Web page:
Turns out it’s more than just Brexit dividing the nation. Britain has also fallen into two extremes in its breakfast habits.
Overall, cereals are up £103.5m thanks to lockdown and the resulting increase in at-home breakfasts. It may look like gains across the board – and, indeed, Nielsen notes 80% of the top 50 brands are in growth. But dig deeper, and a dichotomy emerges.
On the one hand, there were some notable gains in the healthier end of the market. See the 17.3% value growth of Kellogg’s Fruit & Fibre, or the 20.3% growth for number 23 brand Lizi’s to £9.1m. The latter was responsible for just one of many health-focused launches over the past year. Lizi’s functional Super Muesli range made its debut in January, while Cereal Partners Worldwide’s GoodBelly and WK Kellogg by Kids (see Top Launch below) also hit the shelves over our data period.
On the other hand, a noticeable appetite for indulgence emerged. Kellogg’s Crunchy Nut was by far the biggest winner of the category, amassing an extra £21.3m. Tasty it may be but healthy it is not, containing more than 33g of sugar per 100g. Coco Pops also did a roaring trade, up £6.6m.
It’s a trend noticed by Nielsen. “Tasty flavours – especially chocolate and honey – seem to have benefited the most, with Weetabix Chocolate, White Chocolate Coco Pops and Honey Cheerios seeing particularly strong performances,” says senior client analytics executive Danny Branigan.
This isn’t necessarily a tale of two very different consumers, though. It’s more a sign of how the nation has responded to Covid-19 over time. “In the early weeks of the pandemic, we saw healthy eating take a backseat at breakfast time,” says Francesca Theokli, marketing director at Weetabix Food Company. “However, in recent weeks the focus has shifted back to health as we look to increase our resilience and, in some cases, shift a few pounds built up during lockdown.”
Nestlé Cereals echoes that point. Although many struggled to stay healthy during lockdown, “more and more consumers are prioritising nutrition”, says Toby Baker, regional marketing director UKA.
Overall, he believes the value for money and non-perishable nature of cereal made it a popular choice in the past year, during which an extra 14.2 million kilos were sold.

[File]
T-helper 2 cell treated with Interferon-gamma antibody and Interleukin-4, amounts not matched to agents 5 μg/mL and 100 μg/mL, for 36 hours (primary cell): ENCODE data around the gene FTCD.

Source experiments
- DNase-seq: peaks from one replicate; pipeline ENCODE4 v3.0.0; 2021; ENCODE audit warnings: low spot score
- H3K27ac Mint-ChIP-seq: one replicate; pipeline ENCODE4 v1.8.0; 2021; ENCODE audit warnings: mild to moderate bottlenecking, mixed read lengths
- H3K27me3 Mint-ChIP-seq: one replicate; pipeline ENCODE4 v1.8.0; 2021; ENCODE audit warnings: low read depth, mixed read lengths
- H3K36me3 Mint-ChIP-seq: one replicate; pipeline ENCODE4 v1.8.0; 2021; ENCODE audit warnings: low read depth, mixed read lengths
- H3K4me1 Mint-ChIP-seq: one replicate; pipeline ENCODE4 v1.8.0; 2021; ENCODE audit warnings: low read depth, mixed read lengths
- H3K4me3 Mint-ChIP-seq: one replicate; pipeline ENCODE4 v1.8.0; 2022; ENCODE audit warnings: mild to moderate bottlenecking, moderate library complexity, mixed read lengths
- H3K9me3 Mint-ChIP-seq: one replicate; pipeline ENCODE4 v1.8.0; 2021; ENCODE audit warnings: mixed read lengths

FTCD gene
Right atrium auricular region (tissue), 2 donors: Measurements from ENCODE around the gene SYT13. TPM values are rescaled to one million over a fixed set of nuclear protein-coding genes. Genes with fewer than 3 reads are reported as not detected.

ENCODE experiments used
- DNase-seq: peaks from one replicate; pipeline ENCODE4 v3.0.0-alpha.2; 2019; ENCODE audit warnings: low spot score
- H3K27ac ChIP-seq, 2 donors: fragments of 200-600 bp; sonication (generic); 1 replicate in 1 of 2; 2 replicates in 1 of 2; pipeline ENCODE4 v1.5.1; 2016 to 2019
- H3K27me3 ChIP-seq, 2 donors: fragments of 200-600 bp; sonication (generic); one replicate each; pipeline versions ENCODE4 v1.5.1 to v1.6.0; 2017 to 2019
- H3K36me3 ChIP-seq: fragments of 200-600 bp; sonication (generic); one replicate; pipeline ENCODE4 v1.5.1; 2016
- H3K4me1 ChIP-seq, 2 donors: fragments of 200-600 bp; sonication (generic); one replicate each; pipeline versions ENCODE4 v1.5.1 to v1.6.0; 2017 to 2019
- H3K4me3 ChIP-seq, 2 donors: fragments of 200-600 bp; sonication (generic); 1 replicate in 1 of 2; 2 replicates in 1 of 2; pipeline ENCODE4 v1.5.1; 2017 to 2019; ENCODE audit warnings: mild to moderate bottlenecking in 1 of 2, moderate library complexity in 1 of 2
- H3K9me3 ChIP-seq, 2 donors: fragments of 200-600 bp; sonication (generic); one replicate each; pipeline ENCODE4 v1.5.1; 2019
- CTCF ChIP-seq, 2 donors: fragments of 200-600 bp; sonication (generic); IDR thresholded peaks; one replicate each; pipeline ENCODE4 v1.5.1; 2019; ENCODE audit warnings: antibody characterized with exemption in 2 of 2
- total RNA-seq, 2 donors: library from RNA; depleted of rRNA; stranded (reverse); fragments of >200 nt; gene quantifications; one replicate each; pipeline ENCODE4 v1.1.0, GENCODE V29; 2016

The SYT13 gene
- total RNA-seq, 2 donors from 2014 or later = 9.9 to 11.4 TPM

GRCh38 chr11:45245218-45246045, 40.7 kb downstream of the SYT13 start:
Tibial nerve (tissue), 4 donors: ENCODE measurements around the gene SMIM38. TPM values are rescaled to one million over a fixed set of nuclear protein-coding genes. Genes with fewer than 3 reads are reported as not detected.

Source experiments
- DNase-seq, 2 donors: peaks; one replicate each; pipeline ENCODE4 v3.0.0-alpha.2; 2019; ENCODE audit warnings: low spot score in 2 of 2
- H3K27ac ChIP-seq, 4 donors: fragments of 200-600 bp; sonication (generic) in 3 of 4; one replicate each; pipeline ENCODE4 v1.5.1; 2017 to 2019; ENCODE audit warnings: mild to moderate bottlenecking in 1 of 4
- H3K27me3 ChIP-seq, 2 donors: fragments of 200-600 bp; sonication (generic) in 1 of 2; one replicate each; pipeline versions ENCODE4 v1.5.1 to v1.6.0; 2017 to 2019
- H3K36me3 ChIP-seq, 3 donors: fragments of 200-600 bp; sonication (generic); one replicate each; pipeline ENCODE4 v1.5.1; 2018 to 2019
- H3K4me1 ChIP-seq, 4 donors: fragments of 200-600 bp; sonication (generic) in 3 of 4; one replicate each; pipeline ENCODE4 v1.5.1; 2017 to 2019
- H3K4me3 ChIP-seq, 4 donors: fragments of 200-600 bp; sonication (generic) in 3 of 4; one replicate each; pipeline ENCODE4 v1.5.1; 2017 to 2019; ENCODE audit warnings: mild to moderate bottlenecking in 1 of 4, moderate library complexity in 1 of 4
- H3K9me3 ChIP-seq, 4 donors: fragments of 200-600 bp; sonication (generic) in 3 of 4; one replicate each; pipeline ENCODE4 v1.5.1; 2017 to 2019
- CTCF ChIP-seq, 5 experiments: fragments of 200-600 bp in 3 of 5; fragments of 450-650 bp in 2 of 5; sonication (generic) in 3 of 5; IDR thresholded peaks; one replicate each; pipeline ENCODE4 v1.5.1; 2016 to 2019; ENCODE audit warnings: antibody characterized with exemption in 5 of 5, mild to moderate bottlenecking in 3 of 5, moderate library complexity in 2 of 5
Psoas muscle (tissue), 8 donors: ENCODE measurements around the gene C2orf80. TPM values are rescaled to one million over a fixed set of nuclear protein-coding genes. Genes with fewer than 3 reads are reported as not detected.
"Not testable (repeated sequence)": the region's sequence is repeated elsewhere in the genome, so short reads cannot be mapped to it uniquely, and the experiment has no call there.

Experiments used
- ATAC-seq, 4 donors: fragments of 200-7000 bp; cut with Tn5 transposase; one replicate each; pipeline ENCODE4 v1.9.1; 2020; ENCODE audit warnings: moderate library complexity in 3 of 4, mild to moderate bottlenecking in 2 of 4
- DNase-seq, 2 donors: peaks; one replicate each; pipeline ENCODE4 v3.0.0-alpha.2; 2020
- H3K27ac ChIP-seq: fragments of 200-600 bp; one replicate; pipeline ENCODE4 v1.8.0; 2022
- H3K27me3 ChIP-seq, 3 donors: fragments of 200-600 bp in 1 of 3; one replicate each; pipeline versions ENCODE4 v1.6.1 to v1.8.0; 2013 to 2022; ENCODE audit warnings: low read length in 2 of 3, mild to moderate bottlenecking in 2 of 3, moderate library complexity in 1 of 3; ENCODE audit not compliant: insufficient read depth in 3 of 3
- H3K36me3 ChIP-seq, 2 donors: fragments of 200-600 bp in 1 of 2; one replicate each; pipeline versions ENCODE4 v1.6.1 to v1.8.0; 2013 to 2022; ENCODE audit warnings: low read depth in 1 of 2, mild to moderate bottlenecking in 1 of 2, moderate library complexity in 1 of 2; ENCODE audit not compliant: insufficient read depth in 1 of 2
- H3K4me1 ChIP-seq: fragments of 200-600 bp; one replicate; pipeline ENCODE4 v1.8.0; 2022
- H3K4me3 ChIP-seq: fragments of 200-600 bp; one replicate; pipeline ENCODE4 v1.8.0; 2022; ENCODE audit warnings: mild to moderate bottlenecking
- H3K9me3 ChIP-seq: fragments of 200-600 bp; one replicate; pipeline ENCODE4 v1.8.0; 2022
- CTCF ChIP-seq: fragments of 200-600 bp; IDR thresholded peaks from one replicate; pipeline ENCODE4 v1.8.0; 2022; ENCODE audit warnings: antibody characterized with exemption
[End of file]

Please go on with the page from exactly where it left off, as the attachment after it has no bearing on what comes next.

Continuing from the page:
Plus, Kellogg’s points out cereal was a convenient option at a time of turmoil. “The growth in cereal was also due to the time constraints people were facing such as the challenges of home schooling,” says Ben Simpson, Kellogg’s revenue & channel director.
The question is whether this love of cereal will last beyond lockdown. If so, will shoppers prioritise their health or their tastebuds?
Top Products 2020
In association with Nielsen
|Top 20 Cereals|
|Total volume change:||3.9%||Total Category:||1438.4||103.5||7.7|
|Total Own Label:||323.5||5.9||1.9|
|This year’s rank||Last year’s rank||Brand||Manufacturer||£m||change (£m)||change (%)|
|10||10||Shredded Wheat||Cereal Partners||32.3||2.3||7.5|
|14||14||Jordans Country Crisp||Jordans & Ryvita Co||22.8||1.4||6.7|
|15||15||Jordans Crunchy Cereal||Jordans & Ryvita Co||22.0||2.2||11.1|
|16||16||Dorset Cereals Muesli||Jordans & Ryvita Co||18.0||0.6||–3.0|
|17||18||Fruit & Fibre||Kellogg’s||16.9||2.5||17.3|
The Grocer’s Top Launch
WK Kellogg by Kids, Kellogg’s
Getting kids to eat carrot and beetroot for breakfast may seem like a fool’s errand. But Kellogg’s has done just that with this range. The two no-added-sugar variants – Strawberry, Apple & Carrot and Blueberry, Apple & Beetroot – are designed as an antidote to the sugar-laden cereals that rile parents. Meanwhile, the “fun” shapes are designed to appeal to the kids. The combination of fun and health seems to have done the trick: according to Kellogg’s, its data names it the biggest cereal launch of 2020.
Top Products Survey 2020: How Food Came Home
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Cereals: The war of health versus taste